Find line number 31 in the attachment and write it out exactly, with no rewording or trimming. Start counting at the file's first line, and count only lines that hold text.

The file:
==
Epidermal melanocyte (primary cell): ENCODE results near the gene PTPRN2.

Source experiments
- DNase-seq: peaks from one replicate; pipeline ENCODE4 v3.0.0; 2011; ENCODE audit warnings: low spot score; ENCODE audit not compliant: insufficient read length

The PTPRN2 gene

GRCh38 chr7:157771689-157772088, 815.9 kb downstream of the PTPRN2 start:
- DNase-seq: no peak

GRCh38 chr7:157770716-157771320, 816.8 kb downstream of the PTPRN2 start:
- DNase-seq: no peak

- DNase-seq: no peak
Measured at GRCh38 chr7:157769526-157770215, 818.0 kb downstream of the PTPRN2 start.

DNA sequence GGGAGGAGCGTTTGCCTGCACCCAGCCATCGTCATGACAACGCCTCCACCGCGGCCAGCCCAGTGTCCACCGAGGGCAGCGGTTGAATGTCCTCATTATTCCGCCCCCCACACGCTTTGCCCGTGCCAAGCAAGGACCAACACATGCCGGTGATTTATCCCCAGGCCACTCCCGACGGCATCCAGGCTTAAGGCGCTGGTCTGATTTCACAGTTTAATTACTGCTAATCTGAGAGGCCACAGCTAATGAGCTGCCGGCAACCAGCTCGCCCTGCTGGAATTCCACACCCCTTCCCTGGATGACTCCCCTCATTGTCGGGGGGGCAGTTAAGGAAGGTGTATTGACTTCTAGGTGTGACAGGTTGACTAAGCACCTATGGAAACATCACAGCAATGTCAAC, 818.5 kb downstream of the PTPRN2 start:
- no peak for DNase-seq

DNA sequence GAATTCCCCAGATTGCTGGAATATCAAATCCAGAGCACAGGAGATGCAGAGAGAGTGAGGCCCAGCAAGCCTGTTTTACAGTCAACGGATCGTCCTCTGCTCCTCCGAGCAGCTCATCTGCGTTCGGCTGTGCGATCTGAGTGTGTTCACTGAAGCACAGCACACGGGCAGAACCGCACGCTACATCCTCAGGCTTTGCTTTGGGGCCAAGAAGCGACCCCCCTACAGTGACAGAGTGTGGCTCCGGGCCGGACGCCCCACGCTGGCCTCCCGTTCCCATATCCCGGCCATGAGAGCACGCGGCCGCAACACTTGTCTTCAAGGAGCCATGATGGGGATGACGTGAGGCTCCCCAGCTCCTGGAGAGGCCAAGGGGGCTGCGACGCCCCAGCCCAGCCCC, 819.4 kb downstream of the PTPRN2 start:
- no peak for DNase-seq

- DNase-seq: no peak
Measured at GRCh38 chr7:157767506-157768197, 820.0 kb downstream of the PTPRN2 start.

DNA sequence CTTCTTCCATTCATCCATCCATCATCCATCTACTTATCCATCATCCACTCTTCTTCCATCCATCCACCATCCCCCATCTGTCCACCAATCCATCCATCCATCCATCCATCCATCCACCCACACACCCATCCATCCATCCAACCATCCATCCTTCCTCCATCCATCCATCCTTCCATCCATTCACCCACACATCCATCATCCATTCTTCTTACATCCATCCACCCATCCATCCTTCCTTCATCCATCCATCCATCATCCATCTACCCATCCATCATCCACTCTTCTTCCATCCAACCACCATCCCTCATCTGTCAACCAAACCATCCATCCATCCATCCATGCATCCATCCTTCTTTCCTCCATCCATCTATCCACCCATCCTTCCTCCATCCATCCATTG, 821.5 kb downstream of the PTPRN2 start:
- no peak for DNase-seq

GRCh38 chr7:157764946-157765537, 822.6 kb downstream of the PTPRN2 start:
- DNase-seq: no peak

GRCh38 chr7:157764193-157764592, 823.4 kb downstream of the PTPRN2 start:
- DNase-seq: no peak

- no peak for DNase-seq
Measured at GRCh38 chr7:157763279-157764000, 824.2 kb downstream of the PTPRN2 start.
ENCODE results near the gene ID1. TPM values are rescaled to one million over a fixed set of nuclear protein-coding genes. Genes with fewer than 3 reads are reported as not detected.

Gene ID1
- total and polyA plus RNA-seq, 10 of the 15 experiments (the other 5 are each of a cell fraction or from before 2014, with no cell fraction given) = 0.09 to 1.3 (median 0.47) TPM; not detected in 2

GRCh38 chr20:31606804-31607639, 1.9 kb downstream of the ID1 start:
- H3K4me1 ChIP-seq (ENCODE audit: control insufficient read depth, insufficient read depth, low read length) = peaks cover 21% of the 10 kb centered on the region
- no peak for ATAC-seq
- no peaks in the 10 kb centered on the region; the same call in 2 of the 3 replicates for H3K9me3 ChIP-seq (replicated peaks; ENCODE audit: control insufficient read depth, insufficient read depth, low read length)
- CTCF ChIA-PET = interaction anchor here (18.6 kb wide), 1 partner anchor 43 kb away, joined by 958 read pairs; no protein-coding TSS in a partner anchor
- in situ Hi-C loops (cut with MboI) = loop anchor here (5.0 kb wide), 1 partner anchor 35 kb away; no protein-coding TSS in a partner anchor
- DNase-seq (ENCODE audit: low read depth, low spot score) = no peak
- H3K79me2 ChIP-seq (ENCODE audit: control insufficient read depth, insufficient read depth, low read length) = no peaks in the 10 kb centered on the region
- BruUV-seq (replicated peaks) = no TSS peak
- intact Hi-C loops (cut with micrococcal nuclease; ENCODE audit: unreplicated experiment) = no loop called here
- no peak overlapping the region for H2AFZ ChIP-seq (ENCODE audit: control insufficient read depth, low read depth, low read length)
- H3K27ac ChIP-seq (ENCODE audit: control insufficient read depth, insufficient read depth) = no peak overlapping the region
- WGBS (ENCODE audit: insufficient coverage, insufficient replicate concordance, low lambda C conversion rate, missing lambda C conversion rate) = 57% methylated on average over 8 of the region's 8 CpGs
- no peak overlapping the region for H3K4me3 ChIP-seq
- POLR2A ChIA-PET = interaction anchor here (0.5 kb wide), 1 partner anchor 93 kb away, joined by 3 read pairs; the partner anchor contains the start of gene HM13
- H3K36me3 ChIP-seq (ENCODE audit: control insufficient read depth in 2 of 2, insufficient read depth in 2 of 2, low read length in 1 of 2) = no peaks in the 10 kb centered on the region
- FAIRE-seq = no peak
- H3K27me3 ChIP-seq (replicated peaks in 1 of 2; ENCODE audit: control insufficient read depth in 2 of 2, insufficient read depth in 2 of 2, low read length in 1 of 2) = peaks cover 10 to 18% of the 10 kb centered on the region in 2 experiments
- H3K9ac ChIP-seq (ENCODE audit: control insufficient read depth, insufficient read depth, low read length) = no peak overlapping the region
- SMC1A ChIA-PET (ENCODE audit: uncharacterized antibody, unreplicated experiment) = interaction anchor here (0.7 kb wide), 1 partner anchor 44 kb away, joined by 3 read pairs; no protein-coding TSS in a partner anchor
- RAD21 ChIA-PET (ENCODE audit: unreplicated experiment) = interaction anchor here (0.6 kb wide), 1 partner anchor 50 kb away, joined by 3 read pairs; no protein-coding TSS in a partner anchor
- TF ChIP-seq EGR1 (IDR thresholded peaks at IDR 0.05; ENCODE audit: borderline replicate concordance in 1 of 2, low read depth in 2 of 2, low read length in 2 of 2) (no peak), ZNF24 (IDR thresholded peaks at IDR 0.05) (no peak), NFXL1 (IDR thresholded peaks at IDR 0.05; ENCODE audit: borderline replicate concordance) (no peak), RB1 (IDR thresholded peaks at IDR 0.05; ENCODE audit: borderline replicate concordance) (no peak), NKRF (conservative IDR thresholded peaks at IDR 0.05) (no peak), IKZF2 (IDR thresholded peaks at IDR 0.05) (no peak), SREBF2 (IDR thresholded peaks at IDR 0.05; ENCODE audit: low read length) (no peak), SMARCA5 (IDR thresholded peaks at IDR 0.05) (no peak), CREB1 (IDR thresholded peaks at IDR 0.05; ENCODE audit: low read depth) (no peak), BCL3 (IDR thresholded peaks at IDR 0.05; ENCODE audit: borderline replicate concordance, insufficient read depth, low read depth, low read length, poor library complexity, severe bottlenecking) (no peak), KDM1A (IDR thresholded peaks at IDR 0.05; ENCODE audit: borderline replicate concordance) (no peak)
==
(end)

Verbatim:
- no peaks in the 10 kb centered on the region; the same call in 2 of the 3 replicates for H3K9me3 ChIP-seq (replicated peaks; ENCODE audit: control insufficient read depth, insufficient read depth, low read length)